One of the most requested building blocs for Azure Functions has been support for Dependency Injection.  Good news it's finally native supported and I'll show you how to use it.

During Microsoft Build 2019 Dependency Injection (DI) Support for Azure Functions was released. The the official documentation can be found here . There has been community solutions to enable DI support, like this one by Boris Wilhelms. As it has not been native supported until now, there has been some issues from time to time as Azure Functions and .net Core is moving forward at a fast pace.

About this example

Please note that this example uses IConfiguration as an example. If you read the the documentation, you'll notice that this dependency gets injected automatically by the framework itself. The purpose of using it here is only to illustrate the way you can register and inject dependencies.

Before Dependency Support

A basic thing needed in most systems is configuration, where we store settings used in our functions. Before the release of DI support a typical setup in an Azure Functions could  look like this:

Configuration support before

As you can see it's based on ExecutionContext and it required that each Function trigger would have to get this dependency and forward it to the configure method, all running in a static context. Dependency injected like this can make it harder to write tests etc.

After Dependency Support

To get Dependency Injection with Azure Functions up and running, just follow these 4 simple steps.

1) Functions Extensions

Added the following Azure Functions Extension package to your project:

Microsoft.Azure.Functions.Extensions

This will provide the new using Microsoft.Extensions.DependencyInjection namespace where all the goodies are.

2) Make a Startup class

First we need to make a Startup where all dependencies will be registered before they can be injected. Here I'll configure a singleton with IConfiguration. You can use the scope you need like Transient, Singleton etc. There are also support for factory methods. To keep things simple we'll just create an instance and register it as a singleton.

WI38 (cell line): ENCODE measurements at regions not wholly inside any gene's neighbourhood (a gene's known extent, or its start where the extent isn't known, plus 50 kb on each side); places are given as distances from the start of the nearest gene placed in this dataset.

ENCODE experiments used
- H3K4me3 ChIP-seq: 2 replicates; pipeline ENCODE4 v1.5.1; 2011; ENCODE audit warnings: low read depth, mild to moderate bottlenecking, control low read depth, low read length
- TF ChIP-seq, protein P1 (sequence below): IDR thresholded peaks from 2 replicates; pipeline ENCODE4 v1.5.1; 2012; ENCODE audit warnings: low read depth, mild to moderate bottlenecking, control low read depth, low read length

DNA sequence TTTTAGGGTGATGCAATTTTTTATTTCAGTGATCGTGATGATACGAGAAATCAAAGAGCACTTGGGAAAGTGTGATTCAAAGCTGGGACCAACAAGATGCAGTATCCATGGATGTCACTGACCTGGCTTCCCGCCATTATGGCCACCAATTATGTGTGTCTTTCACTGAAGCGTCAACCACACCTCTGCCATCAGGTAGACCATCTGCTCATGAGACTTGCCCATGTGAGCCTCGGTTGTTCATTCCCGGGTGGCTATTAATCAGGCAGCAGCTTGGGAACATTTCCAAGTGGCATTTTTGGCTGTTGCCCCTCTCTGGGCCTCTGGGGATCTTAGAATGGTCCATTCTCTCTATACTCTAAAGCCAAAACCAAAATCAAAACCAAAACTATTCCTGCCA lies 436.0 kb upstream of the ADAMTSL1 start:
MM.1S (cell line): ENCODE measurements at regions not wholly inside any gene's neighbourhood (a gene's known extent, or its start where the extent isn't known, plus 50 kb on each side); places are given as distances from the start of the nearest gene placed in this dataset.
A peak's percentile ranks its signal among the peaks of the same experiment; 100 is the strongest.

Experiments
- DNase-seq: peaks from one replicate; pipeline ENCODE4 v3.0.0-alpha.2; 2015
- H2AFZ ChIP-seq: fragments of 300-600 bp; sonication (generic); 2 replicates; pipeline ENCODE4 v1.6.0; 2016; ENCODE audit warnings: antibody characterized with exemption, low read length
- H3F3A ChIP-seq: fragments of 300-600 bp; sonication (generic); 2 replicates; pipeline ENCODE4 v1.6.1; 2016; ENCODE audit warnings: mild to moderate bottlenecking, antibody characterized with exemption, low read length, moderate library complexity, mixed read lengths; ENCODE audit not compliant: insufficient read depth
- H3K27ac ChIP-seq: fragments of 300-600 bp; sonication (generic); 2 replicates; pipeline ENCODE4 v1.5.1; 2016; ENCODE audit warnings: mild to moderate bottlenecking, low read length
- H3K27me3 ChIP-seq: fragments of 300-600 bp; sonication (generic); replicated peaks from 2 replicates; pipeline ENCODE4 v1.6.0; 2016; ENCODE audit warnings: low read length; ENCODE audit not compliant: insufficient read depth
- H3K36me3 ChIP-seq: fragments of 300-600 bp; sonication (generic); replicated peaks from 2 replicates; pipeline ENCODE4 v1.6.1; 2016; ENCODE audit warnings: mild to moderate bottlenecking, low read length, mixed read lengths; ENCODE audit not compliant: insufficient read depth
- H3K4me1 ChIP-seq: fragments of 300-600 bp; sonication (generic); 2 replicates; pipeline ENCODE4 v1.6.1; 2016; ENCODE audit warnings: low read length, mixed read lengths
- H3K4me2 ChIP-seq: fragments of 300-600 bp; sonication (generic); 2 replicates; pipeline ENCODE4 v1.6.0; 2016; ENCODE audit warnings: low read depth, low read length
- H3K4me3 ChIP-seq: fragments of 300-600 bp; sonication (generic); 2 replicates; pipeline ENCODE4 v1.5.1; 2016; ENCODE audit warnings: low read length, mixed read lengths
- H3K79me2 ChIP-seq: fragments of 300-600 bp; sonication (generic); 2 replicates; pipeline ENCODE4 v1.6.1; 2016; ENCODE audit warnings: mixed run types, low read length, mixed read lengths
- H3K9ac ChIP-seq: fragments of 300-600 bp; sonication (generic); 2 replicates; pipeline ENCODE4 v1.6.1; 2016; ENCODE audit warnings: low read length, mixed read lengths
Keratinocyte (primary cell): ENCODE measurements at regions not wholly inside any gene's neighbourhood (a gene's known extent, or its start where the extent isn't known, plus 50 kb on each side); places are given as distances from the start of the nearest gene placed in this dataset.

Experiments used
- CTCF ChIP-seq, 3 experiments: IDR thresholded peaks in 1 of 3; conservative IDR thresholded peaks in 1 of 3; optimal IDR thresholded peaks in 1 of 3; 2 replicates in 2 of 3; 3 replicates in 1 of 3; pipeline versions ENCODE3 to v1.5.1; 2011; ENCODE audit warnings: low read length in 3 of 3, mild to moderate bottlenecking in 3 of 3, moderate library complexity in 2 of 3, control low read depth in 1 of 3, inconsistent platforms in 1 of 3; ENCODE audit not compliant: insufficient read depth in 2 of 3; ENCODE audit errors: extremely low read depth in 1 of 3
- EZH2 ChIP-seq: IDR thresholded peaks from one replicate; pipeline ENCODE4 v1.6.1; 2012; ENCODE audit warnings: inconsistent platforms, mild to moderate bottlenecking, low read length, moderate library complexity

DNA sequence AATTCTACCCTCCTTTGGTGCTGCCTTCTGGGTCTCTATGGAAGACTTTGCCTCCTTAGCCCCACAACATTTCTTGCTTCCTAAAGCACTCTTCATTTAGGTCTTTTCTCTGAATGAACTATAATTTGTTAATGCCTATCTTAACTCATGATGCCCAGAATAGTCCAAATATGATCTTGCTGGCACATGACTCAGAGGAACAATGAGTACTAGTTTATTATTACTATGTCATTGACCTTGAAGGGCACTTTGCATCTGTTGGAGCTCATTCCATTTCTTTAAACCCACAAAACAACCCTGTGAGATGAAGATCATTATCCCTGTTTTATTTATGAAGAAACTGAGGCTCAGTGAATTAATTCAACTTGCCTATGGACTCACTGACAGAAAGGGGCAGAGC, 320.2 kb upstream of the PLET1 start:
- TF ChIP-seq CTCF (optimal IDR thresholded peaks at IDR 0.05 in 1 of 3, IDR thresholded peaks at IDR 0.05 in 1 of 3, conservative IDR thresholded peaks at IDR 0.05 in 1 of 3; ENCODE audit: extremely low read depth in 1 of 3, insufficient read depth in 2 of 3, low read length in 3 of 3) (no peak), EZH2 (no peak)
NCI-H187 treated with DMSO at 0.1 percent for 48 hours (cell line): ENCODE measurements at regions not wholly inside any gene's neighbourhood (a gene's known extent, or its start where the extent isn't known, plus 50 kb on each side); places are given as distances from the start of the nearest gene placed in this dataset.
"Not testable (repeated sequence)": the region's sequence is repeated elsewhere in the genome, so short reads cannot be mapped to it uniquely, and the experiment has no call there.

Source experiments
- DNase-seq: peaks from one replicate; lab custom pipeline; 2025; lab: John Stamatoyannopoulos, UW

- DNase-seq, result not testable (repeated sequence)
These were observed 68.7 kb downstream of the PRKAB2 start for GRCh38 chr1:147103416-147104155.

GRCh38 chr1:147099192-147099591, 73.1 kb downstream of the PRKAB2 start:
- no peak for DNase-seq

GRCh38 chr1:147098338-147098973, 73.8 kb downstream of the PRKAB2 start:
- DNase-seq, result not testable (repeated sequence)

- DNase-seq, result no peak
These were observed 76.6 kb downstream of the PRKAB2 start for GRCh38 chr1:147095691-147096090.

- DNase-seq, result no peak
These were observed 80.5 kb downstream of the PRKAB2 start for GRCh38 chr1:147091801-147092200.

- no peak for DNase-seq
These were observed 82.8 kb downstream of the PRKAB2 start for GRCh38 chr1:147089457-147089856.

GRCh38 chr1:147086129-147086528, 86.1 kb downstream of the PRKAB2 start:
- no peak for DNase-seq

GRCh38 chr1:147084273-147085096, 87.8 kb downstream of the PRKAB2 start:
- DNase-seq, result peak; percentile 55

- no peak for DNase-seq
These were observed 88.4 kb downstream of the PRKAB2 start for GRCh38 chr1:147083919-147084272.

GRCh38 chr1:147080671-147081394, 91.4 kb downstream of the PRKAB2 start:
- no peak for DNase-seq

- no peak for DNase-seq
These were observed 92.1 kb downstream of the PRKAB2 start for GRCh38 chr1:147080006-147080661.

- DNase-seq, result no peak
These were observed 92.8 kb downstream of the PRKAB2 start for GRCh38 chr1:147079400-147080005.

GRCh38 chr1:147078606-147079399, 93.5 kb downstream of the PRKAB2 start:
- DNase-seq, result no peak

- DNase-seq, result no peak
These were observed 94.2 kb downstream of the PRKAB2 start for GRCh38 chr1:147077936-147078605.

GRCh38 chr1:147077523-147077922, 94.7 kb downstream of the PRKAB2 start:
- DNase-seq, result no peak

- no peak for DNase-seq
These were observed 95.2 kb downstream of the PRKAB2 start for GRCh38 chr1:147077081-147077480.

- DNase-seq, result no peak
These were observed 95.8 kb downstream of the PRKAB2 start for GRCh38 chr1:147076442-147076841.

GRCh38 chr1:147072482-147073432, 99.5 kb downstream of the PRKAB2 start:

[assembly: FunctionsStartup(typeof(Yournamespace.AwesomeFunction.Startup))]
namespace typeof(Yournamespace.AwesomeFunction
{
    public class Startup : FunctionsStartup
    {
        public override void Configure(IFunctionsHostBuilder builder)
        {
          
                var config = new ConfigurationBuilder()                           
                           .AddJsonFile("local.settings.json", optional: true, reloadOnChange: true)
                           .AddEnvironmentVariables()
                           .Build();


            builder.Services.AddSingleton(config);
            
        }
    }
}

The configuration we'll be using in this example is the following where an EmailProvider is added to the configuration:

{
  "IsEncrypted": false,
  "Values": {
    "AzureWebJobsStorage": "UseDevelopmentStorage=true",
    "FUNCTIONS_WORKER_RUNTIME": "dotnet",    
    "OrderInputQueue": "order-queue",
    "ServiceBusConnection": ".....",
    "EmailProvider":  "SendGrid"
  }
}

3) Remove static

Before we can use the new dependencies we first need to remove the static context our Azure Functions is in. Simply remove the static keyword in front of your Function declaration.

4) Consume dependencies

To consume dependencies we must add a constructor to our Azure Function. This will be the entry where dependencies are injected. If you have used dependency injection before, this is business as usual using constructor injection.

Finally we can retrieve the configuration and its values using the methods provided by the framework.

using Microsoft.Azure.ServiceBus;
using Microsoft.Azure.WebJobs;
using Microsoft.Extensions.Configuration;
using System.Collections.Generic;

namespace Yournamespace.AwesomeFunction
{
    public class OrderCrmFunctions
    {
        private IConfiguration _configuration;

        public OrderCrmFunctions(IConfiguration configuration)
        {
            _configuration = configuration;
        }

        [FunctionName(nameof(ProcessOrder))]
        public void ProcessOrder([ServiceBusTrigger("%OrderInputQueue%", Connection = "ServiceBusConnection")]Message message,
            IDictionary<string, object> userProperties)
        {
            var emailProvider = _configuration.GetValue<string>("EmailProvider");

            //......
        }
    }
}

Now lets just sit back and enjoy this moment :)